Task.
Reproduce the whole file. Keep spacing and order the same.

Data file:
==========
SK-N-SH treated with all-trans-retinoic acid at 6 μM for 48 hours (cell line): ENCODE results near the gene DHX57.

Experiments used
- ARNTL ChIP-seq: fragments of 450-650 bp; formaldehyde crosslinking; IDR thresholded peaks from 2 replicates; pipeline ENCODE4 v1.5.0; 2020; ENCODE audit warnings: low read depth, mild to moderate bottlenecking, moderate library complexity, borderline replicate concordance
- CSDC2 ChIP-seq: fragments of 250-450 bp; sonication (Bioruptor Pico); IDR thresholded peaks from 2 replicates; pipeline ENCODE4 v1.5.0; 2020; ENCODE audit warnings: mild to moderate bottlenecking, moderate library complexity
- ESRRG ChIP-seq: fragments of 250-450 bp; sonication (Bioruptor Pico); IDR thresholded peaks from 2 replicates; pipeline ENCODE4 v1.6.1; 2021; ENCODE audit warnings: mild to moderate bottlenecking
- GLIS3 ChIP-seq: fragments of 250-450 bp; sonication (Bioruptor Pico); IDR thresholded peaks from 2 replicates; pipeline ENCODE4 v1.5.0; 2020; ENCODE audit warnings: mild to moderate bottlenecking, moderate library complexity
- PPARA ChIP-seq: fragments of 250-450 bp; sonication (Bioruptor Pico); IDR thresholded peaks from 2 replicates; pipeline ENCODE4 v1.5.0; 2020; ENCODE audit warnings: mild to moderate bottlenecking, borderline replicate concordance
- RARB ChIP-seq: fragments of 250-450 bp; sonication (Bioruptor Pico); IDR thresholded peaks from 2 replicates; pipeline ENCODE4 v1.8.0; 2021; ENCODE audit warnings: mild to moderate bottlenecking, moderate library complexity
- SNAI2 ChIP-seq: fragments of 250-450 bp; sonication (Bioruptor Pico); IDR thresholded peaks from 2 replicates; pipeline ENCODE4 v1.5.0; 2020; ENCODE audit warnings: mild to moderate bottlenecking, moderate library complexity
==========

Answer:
SK-N-SH treated with all-trans-retinoic acid at 6 μM for 48 hours (cell line): ENCODE results near the gene DHX57.

Experiments used
- ARNTL ChIP-seq: fragments of 450-650 bp; formaldehyde crosslinking; IDR thresholded peaks from 2 replicates; pipeline ENCODE4 v1.5.0; 2020; ENCODE audit warnings: low read depth, mild to moderate bottlenecking, moderate library complexity, borderline replicate concordance
- CSDC2 ChIP-seq: fragments of 250-450 bp; sonication (Bioruptor Pico); IDR thresholded peaks from 2 replicates; pipeline ENCODE4 v1.5.0; 2020; ENCODE audit warnings: mild to moderate bottlenecking, moderate library complexity
- ESRRG ChIP-seq: fragments of 250-450 bp; sonication (Bioruptor Pico); IDR thresholded peaks from 2 replicates; pipeline ENCODE4 v1.6.1; 2021; ENCODE audit warnings: mild to moderate bottlenecking
- GLIS3 ChIP-seq: fragments of 250-450 bp; sonication (Bioruptor Pico); IDR thresholded peaks from 2 replicates; pipeline ENCODE4 v1.5.0; 2020; ENCODE audit warnings: mild to moderate bottlenecking, moderate library complexity
- PPARA ChIP-seq: fragments of 250-450 bp; sonication (Bioruptor Pico); IDR thresholded peaks from 2 replicates; pipeline ENCODE4 v1.5.0; 2020; ENCODE audit warnings: mild to moderate bottlenecking, borderline replicate concordance
- RARB ChIP-seq: fragments of 250-450 bp; sonication (Bioruptor Pico); IDR thresholded peaks from 2 replicates; pipeline ENCODE4 v1.8.0; 2021; ENCODE audit warnings: mild to moderate bottlenecking, moderate library complexity
- SNAI2 ChIP-seq: fragments of 250-450 bp; sonication (Bioruptor Pico); IDR thresholded peaks from 2 replicates; pipeline ENCODE4 v1.5.0; 2020; ENCODE audit warnings: mild to moderate bottlenecking, moderate library complexity